Activists said they planned to meet in Albany on Thursday night to discuss next steps, after UC Berkeley cut down trees at University Village to prepare for a development project. Photo: Ed Fields
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UC Berkeley has begun the process of removing dozens of trees from its University Village property in Albany as work begins on a vacant lot slated for development that has been the site of numerous protests in recent years.

University spokeswoman Christine Shaff said Thursday afternoon by email that 53 trees will be removed from the property, on San Pablo Avenue near Monroe Street. Those trees will be replaced on a 2.5-to-1 basis, she added.

The project, which received formal approval last year from the Albany City Council “will bring senior housing and retail, including a grocery store, to serve nearby student-family housing as well as the Albany and west Berkeley communities,” Shaff said. … Continue reading »

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UC Berkeley student charged after alleged sexual assault on fraternity brother

Alpha Epsilon Pi at UC Berkeley. Image: Google maps
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A UC Berkeley student has been charged with two felony counts after police say he sexually assaulted a fraternity brother at their  home Friday.

Berkeley Police Officer Kenneth Tu wrote in court papers that 21-year-old Jordan Schaer reached into the pants of a sleeping fraternity brother and groped his penis, according to the alleged victim. Tu wrote that the student claimed Schaer also tried to put his finger into the young man’s anus.

Schaer’s attorney, Kellin Cooper, said Wednesday that he expects his client to be fully exonerated of the charges against him.

“Sexual assault allegations are often times made simply by a verbal statement without any corroboration,” Cooper said by email. “Unfortunately, all too often the allegations are quickly adopted by law enforcement and they become close minded to the truth and only view facts skewed toward the allegation rather than evaluate facts objectively. This is what happened here. I expect that after Mr. Schaer has his day in court the truth will come out and he will be exonerated of all charges.”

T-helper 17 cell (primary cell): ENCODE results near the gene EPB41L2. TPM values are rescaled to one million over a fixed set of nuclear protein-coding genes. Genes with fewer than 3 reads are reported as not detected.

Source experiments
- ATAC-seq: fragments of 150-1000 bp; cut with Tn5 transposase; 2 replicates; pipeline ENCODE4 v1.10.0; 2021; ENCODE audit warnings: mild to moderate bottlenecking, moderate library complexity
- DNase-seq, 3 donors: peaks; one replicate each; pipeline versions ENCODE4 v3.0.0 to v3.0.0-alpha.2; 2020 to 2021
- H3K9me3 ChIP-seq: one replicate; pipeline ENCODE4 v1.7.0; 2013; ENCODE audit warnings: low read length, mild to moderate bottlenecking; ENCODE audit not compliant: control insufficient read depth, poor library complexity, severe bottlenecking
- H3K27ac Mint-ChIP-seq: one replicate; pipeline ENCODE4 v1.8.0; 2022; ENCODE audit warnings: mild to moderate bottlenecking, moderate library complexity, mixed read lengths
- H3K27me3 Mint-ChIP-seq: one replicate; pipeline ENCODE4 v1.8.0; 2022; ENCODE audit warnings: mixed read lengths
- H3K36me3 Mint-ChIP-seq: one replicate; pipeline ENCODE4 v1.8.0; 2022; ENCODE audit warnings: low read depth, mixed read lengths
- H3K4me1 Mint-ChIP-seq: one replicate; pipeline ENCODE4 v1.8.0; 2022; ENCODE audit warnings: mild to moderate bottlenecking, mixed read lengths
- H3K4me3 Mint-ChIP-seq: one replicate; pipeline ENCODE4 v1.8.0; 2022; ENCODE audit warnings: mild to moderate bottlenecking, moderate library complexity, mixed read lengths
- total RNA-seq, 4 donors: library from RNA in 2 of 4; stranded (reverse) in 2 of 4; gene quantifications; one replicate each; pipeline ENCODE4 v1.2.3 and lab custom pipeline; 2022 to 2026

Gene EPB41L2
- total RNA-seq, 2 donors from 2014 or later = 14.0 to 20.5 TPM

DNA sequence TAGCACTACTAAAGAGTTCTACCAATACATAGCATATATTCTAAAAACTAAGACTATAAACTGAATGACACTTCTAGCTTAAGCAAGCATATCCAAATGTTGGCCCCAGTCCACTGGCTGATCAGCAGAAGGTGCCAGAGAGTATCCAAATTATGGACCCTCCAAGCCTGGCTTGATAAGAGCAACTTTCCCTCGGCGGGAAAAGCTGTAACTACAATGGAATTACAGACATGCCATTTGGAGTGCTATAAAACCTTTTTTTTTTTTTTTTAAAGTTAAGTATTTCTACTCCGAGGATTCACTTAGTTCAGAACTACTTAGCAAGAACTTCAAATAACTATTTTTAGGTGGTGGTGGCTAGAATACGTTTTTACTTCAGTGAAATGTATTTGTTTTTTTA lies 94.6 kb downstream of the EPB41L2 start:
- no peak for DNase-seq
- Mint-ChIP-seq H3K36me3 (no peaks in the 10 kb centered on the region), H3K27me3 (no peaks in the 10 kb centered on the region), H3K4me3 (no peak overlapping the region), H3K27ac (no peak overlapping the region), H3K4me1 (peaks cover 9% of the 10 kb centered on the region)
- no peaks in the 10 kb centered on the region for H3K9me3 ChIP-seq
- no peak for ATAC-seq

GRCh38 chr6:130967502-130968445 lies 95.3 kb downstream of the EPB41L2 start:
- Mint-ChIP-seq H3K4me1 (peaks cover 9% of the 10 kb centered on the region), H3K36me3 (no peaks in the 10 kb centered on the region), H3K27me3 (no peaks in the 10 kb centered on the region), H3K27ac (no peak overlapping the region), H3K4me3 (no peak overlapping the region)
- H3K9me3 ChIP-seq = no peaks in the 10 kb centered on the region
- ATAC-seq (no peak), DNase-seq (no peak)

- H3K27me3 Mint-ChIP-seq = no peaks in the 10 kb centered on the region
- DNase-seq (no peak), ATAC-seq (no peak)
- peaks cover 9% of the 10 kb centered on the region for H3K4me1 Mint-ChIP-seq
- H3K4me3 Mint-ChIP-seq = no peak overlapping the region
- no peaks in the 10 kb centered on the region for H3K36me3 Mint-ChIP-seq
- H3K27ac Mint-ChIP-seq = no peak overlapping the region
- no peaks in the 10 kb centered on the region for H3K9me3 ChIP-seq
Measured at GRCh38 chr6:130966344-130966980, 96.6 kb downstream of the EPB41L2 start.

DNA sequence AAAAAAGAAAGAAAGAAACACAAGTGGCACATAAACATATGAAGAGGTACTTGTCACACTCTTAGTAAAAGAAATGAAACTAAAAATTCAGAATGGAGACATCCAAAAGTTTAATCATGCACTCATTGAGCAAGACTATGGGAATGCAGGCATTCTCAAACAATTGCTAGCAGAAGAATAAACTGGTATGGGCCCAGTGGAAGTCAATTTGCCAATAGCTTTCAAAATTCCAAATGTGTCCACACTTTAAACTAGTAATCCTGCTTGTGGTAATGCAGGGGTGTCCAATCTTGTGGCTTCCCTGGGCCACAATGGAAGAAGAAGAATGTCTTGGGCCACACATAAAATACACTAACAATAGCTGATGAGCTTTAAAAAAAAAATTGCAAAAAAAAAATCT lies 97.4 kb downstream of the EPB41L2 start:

The incident is alleged to have taken place at 2430 Piedmont Ave., at the Alpha Epsilon Pi fraternity house where both young men lived. … Continue reading »

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Exposing a tumultuous era: Photographer Ken Light

©Ken Light-60's Whats Going On16
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Drawn to documenting the burgeoning protest movement in the late 1960s, Ken Light came to photojournalism as an extension of his anti-war activism. He started by shooting marches and demonstrations, but it wasn’t until the Nixon administration’s secret bombing of Cambodia came to light in late April 1970, and campuses exploded, that he truly found his calling. Hitchhiking from Ohio State in Athens to the flagship Ohio State campus in Columbus, he captured clashes between students and the National Guard shortly before four students were killed at Kent State in similar demonstrations. Arrested despite his press credentials, Light retrieved his undeveloped film when he got out of jail, and “those photos were published in newspapers and magazines all over the world,” he says. “I was struck, you can really have a voice. I could look around at my generation and tell stories about what’s happening.”